Aegis Lodge event designed to address caregiver burnout

Burnout can harshly impact local famlies and Aegis plans to host free events to support caregivers.

Aegis Lodge of Kirkland recently started a series of caregiver events that aim to help untrained caregivers better provide aid to their elderly relatives.

Aegis scheduled the next event, which will focus on caregiver burnout, for 6 p.m. on Wednesday. Each event will take place at the Aegis Lodge at 12629 116th Ave. N.E. in Kirkland and is free for anyone to attend.

“We’re trying to create awareness of how a healthy caregiver can be so much more beneficial to the seniors,” said Sandra Cook, the regional marketing director at Aegis.

The event will feature refreshments and go over numerous topics that outline the signs of caregiver burnout. Additionally, the event will be led by a local social worker who has extensive experience in the elder-care field.

“As we’re seeing (multiple generations) grow older and tasked with caring for both their children as well as their parents, we want to provide them with the tools they need,” Cook said.

“It’s not like you can just switch and turn it off. You can’t choose not to care for your loved one.”

Caregiver burnout can be dangerous for both the the caregiver and the patient. The role is often filled by a patient’s relative and since it is a constant job, it can take an emotional and physical toll on the caregiver.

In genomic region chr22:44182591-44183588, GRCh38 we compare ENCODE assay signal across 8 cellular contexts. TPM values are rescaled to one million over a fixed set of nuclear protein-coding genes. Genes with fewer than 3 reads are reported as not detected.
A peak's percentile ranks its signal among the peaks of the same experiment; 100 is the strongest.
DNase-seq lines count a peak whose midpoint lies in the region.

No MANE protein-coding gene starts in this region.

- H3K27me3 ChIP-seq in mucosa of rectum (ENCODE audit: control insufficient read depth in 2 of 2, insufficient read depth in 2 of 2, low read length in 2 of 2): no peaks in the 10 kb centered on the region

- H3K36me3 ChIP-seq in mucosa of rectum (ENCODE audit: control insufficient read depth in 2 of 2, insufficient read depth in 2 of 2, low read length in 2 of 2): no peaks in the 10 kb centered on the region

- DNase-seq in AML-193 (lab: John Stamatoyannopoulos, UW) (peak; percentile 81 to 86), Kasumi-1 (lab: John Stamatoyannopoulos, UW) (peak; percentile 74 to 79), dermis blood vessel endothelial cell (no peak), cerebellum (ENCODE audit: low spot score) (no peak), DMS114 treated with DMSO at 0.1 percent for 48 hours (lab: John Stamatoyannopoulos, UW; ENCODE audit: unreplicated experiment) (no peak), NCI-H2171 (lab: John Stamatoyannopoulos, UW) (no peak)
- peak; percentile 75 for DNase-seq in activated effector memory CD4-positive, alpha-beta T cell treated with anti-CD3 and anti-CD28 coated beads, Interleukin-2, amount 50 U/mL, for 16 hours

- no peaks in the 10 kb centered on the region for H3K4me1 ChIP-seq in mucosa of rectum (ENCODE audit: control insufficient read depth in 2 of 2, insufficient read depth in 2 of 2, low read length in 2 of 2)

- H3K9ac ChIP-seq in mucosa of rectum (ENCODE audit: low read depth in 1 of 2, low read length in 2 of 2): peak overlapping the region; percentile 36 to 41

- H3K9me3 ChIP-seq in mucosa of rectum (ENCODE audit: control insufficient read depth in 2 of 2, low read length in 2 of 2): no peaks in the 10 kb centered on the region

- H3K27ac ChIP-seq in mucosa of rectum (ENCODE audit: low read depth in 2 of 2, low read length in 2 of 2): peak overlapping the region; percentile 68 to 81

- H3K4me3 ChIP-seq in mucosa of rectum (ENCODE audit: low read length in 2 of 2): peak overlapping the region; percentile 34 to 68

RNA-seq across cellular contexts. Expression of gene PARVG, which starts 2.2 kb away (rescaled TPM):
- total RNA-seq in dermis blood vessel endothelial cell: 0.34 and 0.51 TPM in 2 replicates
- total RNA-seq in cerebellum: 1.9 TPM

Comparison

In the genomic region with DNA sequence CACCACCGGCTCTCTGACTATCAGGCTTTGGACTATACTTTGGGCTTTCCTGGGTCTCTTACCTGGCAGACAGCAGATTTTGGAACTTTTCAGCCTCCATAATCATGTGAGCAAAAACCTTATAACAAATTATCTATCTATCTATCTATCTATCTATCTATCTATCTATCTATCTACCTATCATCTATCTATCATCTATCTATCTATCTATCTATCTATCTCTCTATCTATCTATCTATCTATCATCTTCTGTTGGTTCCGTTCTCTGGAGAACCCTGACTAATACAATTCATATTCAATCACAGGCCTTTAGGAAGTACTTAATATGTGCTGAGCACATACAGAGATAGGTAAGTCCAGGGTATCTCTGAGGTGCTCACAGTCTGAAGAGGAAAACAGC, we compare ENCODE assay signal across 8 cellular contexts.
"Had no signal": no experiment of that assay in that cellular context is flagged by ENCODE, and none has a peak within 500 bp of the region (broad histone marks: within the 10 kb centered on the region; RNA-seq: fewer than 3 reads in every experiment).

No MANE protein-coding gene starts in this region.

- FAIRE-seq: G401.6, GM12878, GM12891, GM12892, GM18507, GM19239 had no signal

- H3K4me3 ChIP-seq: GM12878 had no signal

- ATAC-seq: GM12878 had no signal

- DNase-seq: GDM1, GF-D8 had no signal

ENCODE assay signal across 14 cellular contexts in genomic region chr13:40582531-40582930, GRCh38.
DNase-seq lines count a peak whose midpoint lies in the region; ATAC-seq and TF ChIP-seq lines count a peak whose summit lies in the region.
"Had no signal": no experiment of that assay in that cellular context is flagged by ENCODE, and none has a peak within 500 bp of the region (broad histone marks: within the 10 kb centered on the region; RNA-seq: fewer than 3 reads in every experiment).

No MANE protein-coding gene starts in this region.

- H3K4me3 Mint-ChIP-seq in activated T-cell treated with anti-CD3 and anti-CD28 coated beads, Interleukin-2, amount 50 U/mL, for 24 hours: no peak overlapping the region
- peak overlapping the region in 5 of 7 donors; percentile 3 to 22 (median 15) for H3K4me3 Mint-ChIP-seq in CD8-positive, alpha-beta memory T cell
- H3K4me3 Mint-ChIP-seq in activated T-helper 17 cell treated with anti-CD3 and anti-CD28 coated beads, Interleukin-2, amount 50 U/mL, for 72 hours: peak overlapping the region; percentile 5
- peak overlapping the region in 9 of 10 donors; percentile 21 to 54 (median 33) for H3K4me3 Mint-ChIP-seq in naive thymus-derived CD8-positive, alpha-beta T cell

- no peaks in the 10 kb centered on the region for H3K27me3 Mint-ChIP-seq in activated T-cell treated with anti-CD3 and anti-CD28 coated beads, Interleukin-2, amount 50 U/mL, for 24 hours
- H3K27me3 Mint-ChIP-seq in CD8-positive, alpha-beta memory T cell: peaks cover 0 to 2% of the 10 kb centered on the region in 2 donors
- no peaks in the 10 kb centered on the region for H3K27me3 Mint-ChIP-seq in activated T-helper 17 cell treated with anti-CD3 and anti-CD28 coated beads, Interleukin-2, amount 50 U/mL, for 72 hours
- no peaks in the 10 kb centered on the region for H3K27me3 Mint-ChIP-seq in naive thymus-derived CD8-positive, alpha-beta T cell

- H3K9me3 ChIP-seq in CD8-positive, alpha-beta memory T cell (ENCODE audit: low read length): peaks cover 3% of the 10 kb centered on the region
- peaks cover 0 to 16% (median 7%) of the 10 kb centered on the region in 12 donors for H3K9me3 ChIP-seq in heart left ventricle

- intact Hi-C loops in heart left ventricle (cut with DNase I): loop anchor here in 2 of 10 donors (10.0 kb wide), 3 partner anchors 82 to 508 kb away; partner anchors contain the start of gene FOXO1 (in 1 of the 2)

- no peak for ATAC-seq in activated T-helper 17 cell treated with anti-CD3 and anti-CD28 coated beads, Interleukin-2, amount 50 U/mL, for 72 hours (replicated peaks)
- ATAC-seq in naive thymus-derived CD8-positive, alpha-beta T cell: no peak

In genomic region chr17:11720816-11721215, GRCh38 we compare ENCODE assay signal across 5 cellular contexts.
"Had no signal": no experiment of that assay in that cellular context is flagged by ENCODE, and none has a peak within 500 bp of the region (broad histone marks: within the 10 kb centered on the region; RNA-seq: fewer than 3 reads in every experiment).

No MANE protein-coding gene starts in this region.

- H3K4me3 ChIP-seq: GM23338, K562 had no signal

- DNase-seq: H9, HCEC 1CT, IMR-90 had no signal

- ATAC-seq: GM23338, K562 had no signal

“When a caregiver burns out, it causes them to fracture their health,” Cook said. “They may have to go to the hospital and at the end of the day. The person who they’re providing care for may end up in a crisis scenario where they either need to find a temporary caregiver or go to the hospital themselves.”

According to Cook, there are about 43 million caregivers in the United States and while a small amount of them are trained and provide care as a career, most are untrained.

“They just down know when it’s the right time to call for help,” Cook said. “It’s a 24/7 job — especially when you’re caring for someone with a chronic illness or even dementia.”

One of the suggestions Aegis often makes is finding a care center that can provide a brief break for a caregiver. Next week’s event will also educate attendees on multiple other local resources that can help prevent burnout.

The caregiver burnout presentation is one of 25 events that Aegis has planned for the first quarter of 2018. Aegis also plans to hold a monthly event targeted at caregivers with the March event focused on compassion fatigue.

Cook said that while compassion fatigue may seem strange to some, it’s a real issue that can harshly affect someone who is providing unpaid care to a loved one they can’t walk away from.

At another future event, Aegis will educate caregivers on various ways to help loved ones cope with dementia.

“I can’t reiterate enough that this is to educate the community and provide complimentary tools for people who are struggling at home,” Cook said. “The crisis is going to happen and it’s just a matter of when it’s going to happen. (Caregivers) just need to know how to identify that.”

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